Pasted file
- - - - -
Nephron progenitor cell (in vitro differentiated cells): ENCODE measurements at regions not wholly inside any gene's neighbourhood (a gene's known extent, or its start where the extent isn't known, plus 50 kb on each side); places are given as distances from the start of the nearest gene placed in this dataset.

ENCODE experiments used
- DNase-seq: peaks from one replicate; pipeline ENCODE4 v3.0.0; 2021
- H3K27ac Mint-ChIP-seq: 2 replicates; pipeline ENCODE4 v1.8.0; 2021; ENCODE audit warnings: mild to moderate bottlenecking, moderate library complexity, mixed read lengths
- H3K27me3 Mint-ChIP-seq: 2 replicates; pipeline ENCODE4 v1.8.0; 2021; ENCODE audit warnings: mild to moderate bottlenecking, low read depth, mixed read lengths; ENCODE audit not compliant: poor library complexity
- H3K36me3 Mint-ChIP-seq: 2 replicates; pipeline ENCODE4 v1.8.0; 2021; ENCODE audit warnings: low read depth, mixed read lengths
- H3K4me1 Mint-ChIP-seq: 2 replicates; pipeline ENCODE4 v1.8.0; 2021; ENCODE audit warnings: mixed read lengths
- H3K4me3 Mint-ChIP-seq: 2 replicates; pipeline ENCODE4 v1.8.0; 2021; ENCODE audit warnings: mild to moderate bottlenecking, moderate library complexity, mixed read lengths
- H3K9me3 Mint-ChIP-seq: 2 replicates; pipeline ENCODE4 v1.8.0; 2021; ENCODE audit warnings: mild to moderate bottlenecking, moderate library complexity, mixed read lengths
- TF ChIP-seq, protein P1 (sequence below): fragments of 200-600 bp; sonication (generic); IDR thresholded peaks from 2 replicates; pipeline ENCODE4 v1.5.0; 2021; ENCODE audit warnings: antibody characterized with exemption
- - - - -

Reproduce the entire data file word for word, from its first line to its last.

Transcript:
Nephron progenitor cell (in vitro differentiated cells): ENCODE measurements at regions not wholly inside any gene's neighbourhood (a gene's known extent, or its start where the extent isn't known, plus 50 kb on each side); places are given as distances from the start of the nearest gene placed in this dataset.

ENCODE experiments used
- DNase-seq: peaks from one replicate; pipeline ENCODE4 v3.0.0; 2021
- H3K27ac Mint-ChIP-seq: 2 replicates; pipeline ENCODE4 v1.8.0; 2021; ENCODE audit warnings: mild to moderate bottlenecking, moderate library complexity, mixed read lengths
- H3K27me3 Mint-ChIP-seq: 2 replicates; pipeline ENCODE4 v1.8.0; 2021; ENCODE audit warnings: mild to moderate bottlenecking, low read depth, mixed read lengths; ENCODE audit not compliant: poor library complexity
- H3K36me3 Mint-ChIP-seq: 2 replicates; pipeline ENCODE4 v1.8.0; 2021; ENCODE audit warnings: low read depth, mixed read lengths
- H3K4me1 Mint-ChIP-seq: 2 replicates; pipeline ENCODE4 v1.8.0; 2021; ENCODE audit warnings: mixed read lengths
- H3K4me3 Mint-ChIP-seq: 2 replicates; pipeline ENCODE4 v1.8.0; 2021; ENCODE audit warnings: mild to moderate bottlenecking, moderate library complexity, mixed read lengths
- H3K9me3 Mint-ChIP-seq: 2 replicates; pipeline ENCODE4 v1.8.0; 2021; ENCODE audit warnings: mild to moderate bottlenecking, moderate library complexity, mixed read lengths
- TF ChIP-seq, protein P1 (sequence below): fragments of 200-600 bp; sonication (generic); IDR thresholded peaks from 2 replicates; pipeline ENCODE4 v1.5.0; 2021; ENCODE audit warnings: antibody characterized with exemption